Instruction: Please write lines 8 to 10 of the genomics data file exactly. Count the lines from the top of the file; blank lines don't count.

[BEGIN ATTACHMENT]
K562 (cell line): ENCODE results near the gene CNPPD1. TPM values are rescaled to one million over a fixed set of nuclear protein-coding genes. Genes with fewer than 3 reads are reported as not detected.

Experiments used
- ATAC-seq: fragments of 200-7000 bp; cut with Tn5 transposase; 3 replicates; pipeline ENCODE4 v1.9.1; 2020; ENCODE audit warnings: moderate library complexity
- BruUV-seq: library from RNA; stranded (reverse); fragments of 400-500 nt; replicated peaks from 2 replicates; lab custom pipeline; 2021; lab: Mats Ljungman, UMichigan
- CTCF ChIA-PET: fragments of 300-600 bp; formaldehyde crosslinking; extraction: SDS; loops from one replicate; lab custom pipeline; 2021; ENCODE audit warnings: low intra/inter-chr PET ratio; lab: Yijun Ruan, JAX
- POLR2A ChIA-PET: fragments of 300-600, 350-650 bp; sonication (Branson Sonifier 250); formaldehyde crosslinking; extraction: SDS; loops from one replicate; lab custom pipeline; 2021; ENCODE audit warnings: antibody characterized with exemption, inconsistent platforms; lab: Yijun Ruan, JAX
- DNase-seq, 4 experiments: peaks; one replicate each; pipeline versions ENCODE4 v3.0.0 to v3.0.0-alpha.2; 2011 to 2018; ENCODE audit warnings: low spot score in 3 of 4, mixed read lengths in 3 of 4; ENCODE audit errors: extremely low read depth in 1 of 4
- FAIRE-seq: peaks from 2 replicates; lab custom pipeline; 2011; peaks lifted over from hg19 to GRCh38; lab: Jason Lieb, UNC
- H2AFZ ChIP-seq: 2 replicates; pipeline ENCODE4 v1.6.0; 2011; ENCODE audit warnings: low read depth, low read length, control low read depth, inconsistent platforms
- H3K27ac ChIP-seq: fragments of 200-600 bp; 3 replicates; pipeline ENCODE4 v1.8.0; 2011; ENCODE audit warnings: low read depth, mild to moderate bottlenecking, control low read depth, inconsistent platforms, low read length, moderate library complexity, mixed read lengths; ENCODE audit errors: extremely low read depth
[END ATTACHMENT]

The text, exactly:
- FAIRE-seq: peaks from 2 replicates; lab custom pipeline; 2011; peaks lifted over from hg19 to GRCh38; lab: Jason Lieb, UNC
- H2AFZ ChIP-seq: 2 replicates; pipeline ENCODE4 v1.6.0; 2011; ENCODE audit warnings: low read depth, low read length, control low read depth, inconsistent platforms
- H3K27ac ChIP-seq: fragments of 200-600 bp; 3 replicates; pipeline ENCODE4 v1.8.0; 2011; ENCODE audit warnings: low read depth, mild to moderate bottlenecking, control low read depth, inconsistent platforms, low read length, moderate library complexity, mixed read lengths; ENCODE audit errors: extremely low read depth